I love Japanese gardens. They are quite possibly my very favorite garden style. I’d have one myself, but Japanese and xeric are not exactly compatible, so whenever I’m in a place that has one, I make a point of seeking it out. In fact, here’s one I found in Butchart Gardens in Victoria:

Me, having my spirit restored in the Japanese garden after American Airlines lost my luggage.

And somewhere in there we even managed to see Karen’s personal “greenwalk,” a source of inspiration for my own humble hell strip. Hers is far lovelier than mine:

Karen is an amazing bundle of energy and just about as nice a person you’ll ever meet. And I’d say that even if she hadn’t rescued us from Pier 91 and given us some normal food. Or taken me to a Japanese garden.

Karen's is one of the first garden blogs I ever ran across, and I was taken with it right away. Although she started it as a way to highlight what clever people do with the "hell strip" (that thin strip of wasteland between the sidewalk and the street), it routinely branches out into other aspects of gardening as well. The writing and photos are lively and entertaining, like Karen herself.

I don’t have any photos of the rest of her garden, but I would describe it as reflecting her personality. Informal, sprawling, friendly, and wildly energetic. It probably even plays the cello and fights injustice, just like she does.

After packing all this sightseeing into just a couple of short hours, Karen dropped us off at the Elliot Bay Book Company in downtown Seattle and we said goodbye. I meant to come right back to LBB and tell y’all all about it…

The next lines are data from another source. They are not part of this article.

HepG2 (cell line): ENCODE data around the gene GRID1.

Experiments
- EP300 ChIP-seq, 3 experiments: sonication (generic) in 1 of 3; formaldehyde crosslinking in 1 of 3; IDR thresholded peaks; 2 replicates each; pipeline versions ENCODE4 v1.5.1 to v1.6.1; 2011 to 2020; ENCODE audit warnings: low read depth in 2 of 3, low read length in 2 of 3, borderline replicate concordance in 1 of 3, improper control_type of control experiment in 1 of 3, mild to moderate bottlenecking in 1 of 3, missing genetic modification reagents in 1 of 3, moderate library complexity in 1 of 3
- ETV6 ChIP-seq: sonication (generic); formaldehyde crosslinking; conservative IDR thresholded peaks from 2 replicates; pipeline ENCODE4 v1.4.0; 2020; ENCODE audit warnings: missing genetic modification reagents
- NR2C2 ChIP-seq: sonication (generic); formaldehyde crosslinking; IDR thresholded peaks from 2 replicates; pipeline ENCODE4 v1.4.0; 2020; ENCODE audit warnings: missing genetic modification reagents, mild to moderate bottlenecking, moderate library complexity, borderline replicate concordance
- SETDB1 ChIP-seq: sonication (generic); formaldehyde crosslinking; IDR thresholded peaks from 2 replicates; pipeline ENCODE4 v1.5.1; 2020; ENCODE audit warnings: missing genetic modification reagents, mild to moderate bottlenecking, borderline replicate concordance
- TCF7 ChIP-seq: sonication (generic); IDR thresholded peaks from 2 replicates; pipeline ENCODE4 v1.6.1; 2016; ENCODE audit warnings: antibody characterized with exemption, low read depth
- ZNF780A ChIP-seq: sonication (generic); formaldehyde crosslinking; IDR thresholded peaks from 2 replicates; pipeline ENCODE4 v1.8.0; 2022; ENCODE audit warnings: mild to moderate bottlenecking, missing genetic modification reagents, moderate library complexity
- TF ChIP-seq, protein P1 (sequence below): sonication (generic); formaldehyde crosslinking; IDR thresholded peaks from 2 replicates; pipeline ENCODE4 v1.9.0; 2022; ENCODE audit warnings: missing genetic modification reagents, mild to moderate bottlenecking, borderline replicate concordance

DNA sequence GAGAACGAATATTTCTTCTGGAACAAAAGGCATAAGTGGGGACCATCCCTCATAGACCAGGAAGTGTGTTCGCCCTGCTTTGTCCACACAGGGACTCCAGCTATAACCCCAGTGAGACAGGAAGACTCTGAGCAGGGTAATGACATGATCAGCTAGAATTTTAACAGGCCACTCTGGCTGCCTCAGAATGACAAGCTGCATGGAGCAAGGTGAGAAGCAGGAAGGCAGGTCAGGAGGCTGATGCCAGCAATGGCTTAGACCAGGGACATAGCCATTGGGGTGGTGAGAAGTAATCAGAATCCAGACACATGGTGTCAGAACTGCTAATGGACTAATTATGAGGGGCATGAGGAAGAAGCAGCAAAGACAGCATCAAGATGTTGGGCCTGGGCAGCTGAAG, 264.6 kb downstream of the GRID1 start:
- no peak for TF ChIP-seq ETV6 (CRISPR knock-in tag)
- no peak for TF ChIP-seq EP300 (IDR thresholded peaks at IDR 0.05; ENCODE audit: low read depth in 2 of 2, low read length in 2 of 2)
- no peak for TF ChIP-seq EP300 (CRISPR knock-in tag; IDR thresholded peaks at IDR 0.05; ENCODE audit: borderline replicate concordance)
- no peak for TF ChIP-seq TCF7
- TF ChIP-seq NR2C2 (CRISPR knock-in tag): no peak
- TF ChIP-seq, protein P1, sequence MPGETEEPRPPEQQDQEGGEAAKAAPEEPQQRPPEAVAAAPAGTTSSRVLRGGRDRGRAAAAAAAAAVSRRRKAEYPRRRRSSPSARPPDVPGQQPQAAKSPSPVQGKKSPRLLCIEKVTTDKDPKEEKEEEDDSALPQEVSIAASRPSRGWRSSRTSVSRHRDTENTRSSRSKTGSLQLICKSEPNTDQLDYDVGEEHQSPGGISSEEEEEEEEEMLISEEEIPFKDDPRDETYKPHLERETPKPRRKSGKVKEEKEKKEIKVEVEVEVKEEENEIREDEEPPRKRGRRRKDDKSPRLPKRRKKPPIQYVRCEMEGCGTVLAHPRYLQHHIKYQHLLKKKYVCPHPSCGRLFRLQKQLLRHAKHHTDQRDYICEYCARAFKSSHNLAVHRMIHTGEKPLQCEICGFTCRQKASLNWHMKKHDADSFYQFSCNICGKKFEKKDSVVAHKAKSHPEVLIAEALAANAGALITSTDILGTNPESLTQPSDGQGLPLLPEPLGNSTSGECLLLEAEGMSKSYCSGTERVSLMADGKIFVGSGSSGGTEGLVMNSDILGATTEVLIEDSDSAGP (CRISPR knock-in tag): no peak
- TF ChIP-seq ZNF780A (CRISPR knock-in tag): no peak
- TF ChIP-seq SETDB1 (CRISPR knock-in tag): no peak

But then the dryer caught fire.


  1. Oh Susan, you are far too kind! Thank you for the lovely words, and I have to congratulate Walt on his photo skills and/or editing, for making me and the hell strip not look half as bad as usual. It was such a delight to meet you, I'm only sorry that the rest of the summer wasn't as fun as our brief time together. The pocket park is the Olympic Sculpture Park, part of the Seattle Art Museum and full of native plants that we didn't really take time to ID (next time!) The Japanese garden is part of the Washington Park Arboretum. When you return, Kubota Gardens will blow your mind - sorry we didn't have time for it this trip.

  2. You met Karen - Fantastic! Isn't it great how blogging makes these connections? :)

    I'm not so keen on cruises either - there's always somewhere you'd like to stay at for much longer and somewhere else you wish they'd never bother with at all.

    So glad there was some sunshine amongst the storm clouds for you this summer.

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  4. Karen: I had a blast! Thanks so much for taking me on the tour. Maybe we'll have more time next time around.

    VP: Isn't the blogosphere great? So many interesting people out there in the wide world. And ditto on not enough time in interesting ports on the cruise. I don't feel like we really had a chance to see Alaska.

  5. Great post Susan - I was looking forward to reading your post about meeting up with Karen.

    What a summer you have had!